Varying jobs with travel nursing will give you ample exposure and experience to thrive in different conditions and work environments. It will train you in various aspects. However, keep in mind that your pay will vary from assignment to assignment, depending on where you work.

Myth No. 5: You Don’t Have Control Over Your Life

That’s completely wrong. Travel nurses have more control over their lives. The agency will never force you to accept an assignment as a travel nurse. You choose it only if it suits you. Choose the assignment that is suitable for you and makes you feel excited. Moreover, as a travel nurse, you can take breaks between your assignments, which gives you more control over your life. During the break period, you can focus on all the pending chores you want to give attention to.

Being a staff nurse, you can not take breaks as per your needs during your career, as you can do as a travel nurse. Making small contracts also energizes you, making your life more varied and exciting.

Consequences of Myths With Travel Nursing

Myths and rumors associated with travel nursing make it difficult to work as a travel nurse and prevent nurses from entering the field. Nurses are reluctant to start their careers in travel nursing because of these myths, which have a negative impact on the job.

The reality is that travel nursing is exciting. You get to have new ventures now and then. You meet new people, serve at different places, and gather plenty of experiences. It makes you adaptable and even more marketable. Moreover, it is a perfect fit if you love traveling and exploring new places. You will have plenty of experience on your resume at different locations and settings while enjoying and discovering new places.

The Bottom Line

There are many other myths about travel nursing: a married person with children can’t manage as a travel nurse, you don’t get enough benefits, you don’t get enough personal time, or you may seem like a job hopper.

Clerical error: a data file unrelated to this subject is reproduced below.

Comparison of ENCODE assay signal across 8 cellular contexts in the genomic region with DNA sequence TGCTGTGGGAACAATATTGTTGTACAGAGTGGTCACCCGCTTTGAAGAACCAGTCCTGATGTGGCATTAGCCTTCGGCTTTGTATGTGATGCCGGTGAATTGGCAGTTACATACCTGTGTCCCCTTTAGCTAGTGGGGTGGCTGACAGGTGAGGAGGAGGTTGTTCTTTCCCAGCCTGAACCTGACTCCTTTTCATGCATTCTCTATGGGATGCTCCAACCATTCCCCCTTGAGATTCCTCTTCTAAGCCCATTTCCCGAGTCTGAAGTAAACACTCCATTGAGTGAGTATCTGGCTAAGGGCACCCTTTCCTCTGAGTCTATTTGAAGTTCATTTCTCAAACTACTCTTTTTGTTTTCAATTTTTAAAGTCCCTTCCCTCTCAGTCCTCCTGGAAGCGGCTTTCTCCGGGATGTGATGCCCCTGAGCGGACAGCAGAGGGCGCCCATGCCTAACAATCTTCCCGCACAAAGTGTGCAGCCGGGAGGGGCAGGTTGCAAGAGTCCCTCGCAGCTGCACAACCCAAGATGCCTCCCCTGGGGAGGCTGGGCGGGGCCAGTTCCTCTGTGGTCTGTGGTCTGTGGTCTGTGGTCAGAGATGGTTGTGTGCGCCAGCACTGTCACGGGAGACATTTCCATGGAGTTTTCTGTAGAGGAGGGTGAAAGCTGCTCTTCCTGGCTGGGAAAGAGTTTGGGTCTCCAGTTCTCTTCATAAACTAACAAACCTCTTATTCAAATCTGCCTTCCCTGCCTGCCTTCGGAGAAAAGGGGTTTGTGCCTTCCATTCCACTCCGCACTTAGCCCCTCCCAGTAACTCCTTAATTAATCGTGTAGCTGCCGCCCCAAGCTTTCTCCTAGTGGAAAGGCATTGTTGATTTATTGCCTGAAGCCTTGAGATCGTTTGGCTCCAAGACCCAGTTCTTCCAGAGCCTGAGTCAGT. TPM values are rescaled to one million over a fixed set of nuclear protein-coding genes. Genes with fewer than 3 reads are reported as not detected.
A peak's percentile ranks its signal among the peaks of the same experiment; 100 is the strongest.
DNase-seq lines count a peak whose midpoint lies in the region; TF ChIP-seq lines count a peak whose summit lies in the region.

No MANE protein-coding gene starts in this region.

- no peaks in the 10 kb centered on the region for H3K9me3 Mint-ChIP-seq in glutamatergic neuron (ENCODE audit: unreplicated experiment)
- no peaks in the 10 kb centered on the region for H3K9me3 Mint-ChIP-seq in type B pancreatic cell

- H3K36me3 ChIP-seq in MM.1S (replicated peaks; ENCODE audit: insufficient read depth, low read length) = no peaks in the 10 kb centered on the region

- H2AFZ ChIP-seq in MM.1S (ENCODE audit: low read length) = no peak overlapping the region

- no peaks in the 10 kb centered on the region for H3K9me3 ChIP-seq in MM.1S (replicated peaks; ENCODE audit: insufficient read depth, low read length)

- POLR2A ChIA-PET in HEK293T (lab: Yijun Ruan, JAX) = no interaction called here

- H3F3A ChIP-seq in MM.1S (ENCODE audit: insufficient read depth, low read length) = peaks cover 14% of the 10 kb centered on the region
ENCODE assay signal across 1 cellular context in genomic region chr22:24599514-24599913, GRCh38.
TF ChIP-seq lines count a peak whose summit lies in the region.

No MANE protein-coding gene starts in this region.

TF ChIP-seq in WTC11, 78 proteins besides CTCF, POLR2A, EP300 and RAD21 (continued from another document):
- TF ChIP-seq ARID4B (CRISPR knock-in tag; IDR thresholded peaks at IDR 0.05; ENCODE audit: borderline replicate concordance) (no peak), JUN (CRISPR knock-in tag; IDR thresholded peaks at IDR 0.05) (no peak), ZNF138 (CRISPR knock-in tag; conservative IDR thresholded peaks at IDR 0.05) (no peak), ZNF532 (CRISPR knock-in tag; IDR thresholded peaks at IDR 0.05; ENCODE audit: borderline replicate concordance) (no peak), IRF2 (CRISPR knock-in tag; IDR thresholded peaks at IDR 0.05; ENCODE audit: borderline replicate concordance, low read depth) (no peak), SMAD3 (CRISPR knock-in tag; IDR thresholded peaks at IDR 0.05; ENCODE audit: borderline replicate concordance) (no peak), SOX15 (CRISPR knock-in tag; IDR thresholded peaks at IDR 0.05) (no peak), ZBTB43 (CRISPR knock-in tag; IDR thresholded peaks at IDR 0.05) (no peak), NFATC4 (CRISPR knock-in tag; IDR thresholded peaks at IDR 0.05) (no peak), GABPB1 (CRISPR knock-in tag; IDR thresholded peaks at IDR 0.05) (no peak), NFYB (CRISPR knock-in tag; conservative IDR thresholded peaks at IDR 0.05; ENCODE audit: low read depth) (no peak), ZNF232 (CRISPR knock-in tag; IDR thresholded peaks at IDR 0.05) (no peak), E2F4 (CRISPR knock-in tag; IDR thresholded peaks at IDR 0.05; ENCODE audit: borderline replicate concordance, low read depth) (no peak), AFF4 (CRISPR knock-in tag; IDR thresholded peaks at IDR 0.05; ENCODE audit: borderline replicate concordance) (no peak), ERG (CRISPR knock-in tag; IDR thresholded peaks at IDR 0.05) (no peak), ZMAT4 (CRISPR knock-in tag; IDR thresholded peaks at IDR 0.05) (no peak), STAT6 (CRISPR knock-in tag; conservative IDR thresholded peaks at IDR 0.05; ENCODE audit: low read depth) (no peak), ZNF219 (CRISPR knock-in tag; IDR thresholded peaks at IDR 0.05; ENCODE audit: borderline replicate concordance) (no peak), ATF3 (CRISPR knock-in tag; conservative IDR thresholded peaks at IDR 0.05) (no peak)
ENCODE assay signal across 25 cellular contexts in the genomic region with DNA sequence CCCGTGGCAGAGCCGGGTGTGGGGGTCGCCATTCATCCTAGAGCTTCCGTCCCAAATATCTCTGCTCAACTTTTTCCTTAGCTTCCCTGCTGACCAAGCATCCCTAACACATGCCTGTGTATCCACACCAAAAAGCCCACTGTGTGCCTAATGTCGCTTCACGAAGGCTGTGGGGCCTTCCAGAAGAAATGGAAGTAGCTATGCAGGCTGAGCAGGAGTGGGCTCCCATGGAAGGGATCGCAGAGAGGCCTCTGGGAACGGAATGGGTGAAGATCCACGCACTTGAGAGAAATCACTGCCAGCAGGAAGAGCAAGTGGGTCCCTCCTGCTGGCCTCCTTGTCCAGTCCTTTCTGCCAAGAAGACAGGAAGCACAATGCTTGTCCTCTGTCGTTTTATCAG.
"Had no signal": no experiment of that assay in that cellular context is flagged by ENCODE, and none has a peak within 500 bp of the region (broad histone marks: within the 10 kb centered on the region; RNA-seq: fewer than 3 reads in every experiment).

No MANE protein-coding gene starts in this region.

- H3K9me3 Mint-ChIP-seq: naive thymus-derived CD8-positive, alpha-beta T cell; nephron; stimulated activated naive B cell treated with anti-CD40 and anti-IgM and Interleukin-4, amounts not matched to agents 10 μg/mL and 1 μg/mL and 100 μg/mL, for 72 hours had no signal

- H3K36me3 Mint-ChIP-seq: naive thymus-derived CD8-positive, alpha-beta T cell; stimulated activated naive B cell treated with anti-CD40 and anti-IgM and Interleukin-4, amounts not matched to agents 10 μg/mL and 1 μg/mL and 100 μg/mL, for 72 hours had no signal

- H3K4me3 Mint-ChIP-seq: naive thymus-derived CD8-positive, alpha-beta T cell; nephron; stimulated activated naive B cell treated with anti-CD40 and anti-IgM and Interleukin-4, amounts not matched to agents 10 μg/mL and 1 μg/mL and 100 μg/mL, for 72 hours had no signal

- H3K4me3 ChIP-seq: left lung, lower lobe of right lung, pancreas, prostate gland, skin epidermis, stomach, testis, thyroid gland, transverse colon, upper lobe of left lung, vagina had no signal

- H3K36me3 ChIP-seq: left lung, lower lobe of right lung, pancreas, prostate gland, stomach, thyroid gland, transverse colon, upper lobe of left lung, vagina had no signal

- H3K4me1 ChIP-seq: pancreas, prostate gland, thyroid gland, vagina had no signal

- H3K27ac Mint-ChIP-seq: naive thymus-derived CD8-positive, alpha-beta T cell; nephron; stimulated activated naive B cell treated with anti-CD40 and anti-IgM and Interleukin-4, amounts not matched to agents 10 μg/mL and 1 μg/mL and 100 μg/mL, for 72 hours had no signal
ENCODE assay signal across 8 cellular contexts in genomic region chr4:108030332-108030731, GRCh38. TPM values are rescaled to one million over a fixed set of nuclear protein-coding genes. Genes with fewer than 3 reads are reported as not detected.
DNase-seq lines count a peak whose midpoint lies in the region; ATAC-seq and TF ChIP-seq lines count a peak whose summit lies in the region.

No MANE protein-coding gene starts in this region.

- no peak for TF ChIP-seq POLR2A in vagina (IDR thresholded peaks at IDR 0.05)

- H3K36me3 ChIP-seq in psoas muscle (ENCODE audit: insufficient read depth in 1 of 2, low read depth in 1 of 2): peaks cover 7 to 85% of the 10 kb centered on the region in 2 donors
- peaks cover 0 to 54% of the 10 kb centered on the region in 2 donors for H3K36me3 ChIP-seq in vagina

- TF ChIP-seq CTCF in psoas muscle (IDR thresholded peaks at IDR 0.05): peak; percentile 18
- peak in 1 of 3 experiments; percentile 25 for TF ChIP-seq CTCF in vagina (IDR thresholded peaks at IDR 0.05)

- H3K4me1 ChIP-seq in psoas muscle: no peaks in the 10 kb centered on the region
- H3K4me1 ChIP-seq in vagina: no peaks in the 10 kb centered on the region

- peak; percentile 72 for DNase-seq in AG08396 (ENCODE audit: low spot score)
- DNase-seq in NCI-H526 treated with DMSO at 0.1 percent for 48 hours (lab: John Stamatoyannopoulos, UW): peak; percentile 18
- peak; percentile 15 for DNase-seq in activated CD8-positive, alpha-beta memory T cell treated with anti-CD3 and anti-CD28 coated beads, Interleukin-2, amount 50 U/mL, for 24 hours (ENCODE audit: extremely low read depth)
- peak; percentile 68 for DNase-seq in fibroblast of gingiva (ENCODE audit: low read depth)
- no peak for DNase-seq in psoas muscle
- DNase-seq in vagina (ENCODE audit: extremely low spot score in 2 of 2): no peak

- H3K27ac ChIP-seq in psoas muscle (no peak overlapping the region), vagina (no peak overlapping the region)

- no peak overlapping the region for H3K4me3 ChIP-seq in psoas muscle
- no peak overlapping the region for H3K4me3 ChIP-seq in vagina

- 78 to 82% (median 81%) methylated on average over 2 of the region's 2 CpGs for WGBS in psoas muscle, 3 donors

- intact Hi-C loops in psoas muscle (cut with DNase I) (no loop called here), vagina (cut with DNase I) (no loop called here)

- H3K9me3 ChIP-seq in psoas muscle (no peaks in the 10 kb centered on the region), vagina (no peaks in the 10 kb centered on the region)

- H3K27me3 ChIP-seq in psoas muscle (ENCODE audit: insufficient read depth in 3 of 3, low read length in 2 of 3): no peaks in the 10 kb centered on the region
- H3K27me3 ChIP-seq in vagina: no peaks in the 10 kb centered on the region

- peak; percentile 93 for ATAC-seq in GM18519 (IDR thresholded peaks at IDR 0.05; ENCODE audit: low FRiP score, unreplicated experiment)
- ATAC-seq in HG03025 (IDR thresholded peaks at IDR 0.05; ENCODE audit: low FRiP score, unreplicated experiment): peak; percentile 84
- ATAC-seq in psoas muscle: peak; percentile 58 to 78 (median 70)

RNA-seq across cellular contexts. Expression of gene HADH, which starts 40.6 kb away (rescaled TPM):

But all these myths are wrong, and they are not viable. Instead, you can manage well as a travel nurse with your family. Many families enjoy exploring new towns together. You also get benefits such as insurance plans and retirement plans. Moreover, you get more personal time than staff nurses because you can take breaks between two contracts. You will never be referred to as a job hopper because travel nursing is a separate job that requires you to work for a limited period.

Travel nurses are valuable because they serve when there is a shortage. Without them and their contribution, managing patients' well-being can become arduous and harm the healthcare system.

About the Author:

Mariya Rizwan is an experienced pharmacist who has been working as a medical writer for four years. Her passion lies in crafting articles on topics ranging from Pharmacology, General Medicine, Pathology to Pharmacognosy.

Mariya is an independent contributor to CEUfast’s Nursing Blog Program.

Laura is an independent contributor to CEUfast’s Nursing Blog Program. Please note that the views, thoughts, and opinions expressed in this blog post are solely of the independent contributor and do not necessarily represent those of CEUfast. This blog post is not medical advice. Always consult with your personal healthcare provider for any health-related questions or concerns.